Introduction

Telerik’s RadControls for WPF and Silverlight are designed to make your life easier as you are building complex LOB applications. Data Forms are mission critical for nearly all of these apps. Typically when a developer is tasked with creating a data form, they begin with a Grid and start dragging and dropping controls onto the designer for the fields they want to present to their users. This takes a lot of time and effort to get the controls laid out properly as well as set the properties for each control. This is where Telerik can jump start your development efforts with RadDataForm.

Before jumping in, you may want to download a trial of RadControls for WPF or Silverlight. The source code is also available here.

Let’s Get Started!

Select the “RadControls WPF Application” project template found inside of Visual Studio and give it some sort of meaningful name. On the “Project Configuration Wizard”, select Telerik.Windows.Controls.Data and Telerik.Windows.Controls.Input and it will automatically select the other dependent references which are, Telerik.Windows.Controls and Telerik.Windows.Data. From here select Finish and our WPF application is ready to begin coding.

In the simplest implementation, you can declare a RadDataForm and add a header with the following code snippet:

<Grid> 
 <telerik:RadDataForm x:Name="radDataFormPL" Header="Patient Listing"/> 
</Grid>

From the header, you can tell this is a sample application that may be used in a hospital. With only one line of XAML, the application look like what is shown in Figure 1.

1

Figure 1: RadDataForm for RadControls for WPF without any additional configuration.

With only adding one line of XAML, we have a DataForm that has buttons that you would normally add yourself through XAML. We can quickly see that we have a Header, an ability to navigate records, and new, edit and delete item buttons. We also have an OK and Cancel button added automatically.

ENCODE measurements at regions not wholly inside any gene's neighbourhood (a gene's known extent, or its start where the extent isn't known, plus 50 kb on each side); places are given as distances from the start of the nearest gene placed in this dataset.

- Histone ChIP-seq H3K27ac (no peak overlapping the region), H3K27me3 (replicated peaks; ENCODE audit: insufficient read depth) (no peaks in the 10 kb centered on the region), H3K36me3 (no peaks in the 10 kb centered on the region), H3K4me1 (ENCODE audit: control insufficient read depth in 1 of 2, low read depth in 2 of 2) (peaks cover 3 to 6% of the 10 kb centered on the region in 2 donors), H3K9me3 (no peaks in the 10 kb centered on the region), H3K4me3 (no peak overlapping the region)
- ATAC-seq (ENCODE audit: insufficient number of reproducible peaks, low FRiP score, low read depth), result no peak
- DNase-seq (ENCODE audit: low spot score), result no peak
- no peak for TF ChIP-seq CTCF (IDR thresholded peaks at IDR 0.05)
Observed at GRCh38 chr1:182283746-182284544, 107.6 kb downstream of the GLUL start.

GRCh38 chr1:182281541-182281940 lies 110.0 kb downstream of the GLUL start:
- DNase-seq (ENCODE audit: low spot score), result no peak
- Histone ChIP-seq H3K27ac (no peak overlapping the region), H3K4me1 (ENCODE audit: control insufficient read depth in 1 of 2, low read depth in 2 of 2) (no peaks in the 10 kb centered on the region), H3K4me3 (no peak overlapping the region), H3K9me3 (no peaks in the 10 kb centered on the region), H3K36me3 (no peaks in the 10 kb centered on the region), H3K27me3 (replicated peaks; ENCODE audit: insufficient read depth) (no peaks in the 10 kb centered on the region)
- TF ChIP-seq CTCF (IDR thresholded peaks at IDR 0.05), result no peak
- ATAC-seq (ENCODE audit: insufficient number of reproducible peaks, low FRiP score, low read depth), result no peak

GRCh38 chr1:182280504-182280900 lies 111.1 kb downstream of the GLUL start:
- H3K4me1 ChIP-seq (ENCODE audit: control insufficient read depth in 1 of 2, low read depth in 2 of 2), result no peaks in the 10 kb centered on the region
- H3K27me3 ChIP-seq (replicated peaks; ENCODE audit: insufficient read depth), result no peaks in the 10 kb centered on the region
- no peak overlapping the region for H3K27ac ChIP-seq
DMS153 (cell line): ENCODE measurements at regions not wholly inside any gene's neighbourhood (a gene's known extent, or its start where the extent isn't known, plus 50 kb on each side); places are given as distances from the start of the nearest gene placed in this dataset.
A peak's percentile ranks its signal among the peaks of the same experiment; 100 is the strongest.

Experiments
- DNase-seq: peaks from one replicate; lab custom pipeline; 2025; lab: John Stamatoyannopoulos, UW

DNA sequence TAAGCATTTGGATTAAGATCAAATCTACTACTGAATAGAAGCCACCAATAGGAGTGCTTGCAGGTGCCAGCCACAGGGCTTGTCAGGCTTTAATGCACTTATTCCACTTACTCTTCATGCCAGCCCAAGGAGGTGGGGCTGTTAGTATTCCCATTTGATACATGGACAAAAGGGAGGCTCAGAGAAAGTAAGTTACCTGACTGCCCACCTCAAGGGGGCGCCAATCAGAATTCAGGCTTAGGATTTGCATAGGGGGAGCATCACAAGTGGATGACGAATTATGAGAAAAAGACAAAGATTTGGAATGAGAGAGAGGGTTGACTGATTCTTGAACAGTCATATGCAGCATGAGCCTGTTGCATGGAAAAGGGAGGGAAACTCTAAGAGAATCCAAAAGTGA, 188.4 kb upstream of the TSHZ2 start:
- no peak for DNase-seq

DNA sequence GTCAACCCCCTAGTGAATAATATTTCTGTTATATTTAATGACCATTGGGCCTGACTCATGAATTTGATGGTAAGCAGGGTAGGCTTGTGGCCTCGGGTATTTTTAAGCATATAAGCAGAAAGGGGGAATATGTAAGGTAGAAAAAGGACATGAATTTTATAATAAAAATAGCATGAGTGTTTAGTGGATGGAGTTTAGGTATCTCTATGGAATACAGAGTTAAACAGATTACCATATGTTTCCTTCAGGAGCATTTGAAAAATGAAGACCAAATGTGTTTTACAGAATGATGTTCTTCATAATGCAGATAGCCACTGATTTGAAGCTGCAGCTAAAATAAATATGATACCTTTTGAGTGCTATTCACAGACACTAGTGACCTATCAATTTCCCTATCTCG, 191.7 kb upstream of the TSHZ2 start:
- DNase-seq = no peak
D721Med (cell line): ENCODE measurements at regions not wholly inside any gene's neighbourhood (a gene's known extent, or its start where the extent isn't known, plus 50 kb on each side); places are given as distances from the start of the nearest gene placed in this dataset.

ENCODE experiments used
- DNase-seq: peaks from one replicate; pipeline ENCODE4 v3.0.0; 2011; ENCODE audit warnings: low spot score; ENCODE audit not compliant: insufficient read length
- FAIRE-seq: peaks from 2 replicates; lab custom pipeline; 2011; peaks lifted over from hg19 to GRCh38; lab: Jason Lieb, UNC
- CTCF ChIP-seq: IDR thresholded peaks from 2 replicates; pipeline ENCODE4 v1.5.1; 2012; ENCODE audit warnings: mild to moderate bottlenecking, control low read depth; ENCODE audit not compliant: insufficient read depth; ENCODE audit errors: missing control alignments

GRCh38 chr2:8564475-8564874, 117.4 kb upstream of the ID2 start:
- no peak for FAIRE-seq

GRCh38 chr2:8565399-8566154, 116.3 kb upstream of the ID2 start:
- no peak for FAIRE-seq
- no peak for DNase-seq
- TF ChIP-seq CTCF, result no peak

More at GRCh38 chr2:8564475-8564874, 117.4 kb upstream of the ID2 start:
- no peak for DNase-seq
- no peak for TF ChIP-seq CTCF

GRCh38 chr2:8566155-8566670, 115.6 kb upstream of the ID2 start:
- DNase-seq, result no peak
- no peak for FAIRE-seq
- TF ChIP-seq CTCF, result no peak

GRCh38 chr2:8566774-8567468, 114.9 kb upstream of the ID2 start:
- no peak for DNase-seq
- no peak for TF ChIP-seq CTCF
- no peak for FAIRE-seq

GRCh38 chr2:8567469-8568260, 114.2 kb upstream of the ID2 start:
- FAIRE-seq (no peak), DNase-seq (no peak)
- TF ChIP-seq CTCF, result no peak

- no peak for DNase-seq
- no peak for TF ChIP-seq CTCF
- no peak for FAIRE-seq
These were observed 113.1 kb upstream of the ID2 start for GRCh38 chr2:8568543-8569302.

Let’s create our DataForm.

Now that we know what we get out of the box, with one line of XAML, let’s add some meaningful data to the form. We will begin by creating a folder called, “Model” and adding a class called Patient. This will hold a variety of fields that you might expect in a healthcare application.

A code snippet of this class is provided below:

public class Patient
{
 
 public string FirstName
    {
        get;
        set;
    }
 
 public string LastName
    {
        get;
        set;
    }
 
 public DateTime AdmittedOnDate
    {
        get;
        set;
    }
 public bool IsCritical
    {
        get;
        set;
    }
 
 public int Weight
    {
        get;
        set;
    }
 public Gender WhatGender
    {
        get;
        set;
    }
 
 public enum Gender
    {
        Female,
        Male
    }
}

From looking at this class, you will notice that we are using a variety of data types such as String, DateTime, Boolean, Integer and Enum. All of these data types will be converted to the proper control at runtime once the application launches. For example, the String Data type will become a TextBox, the DateTime will become a calendar control, etc.

Let’s add some Sample Data.

Create a new folder in the project called, “ViewModel” and add a class called, MainViewModel. Add in the following code snippet.

public ObservableCollection<Patient> GetPatient()
{
  ObservableCollection<Patient> patient=new ObservableCollection<Patient>();
            patient.Add(new Patient()
            {
                FirstName="Michael",
                LastName="Crump",
                AdmittedOnDate=new DateTime(2013, 04, 12),
                IsCritical=true,
                Weight=200,
                WhatGender=Patient.Gender.Male
            });
            patient.Add(new Patient()
            {
                FirstName="Jane",
                LastName="Simpson",
                AdmittedOnDate=new DateTime(2013, 03, 03),
                IsCritical=true,
                Weight=120,
                WhatGender=Patient.Gender.Female
            });
            patient.Add(new Patient()
            {
                FirstName="John",
                LastName="Peterson",
                AdmittedOnDate=new DateTime(2013, 02, 12),
                IsCritical=false,
                Weight=220,
                WhatGender=Patient.Gender.Male
            });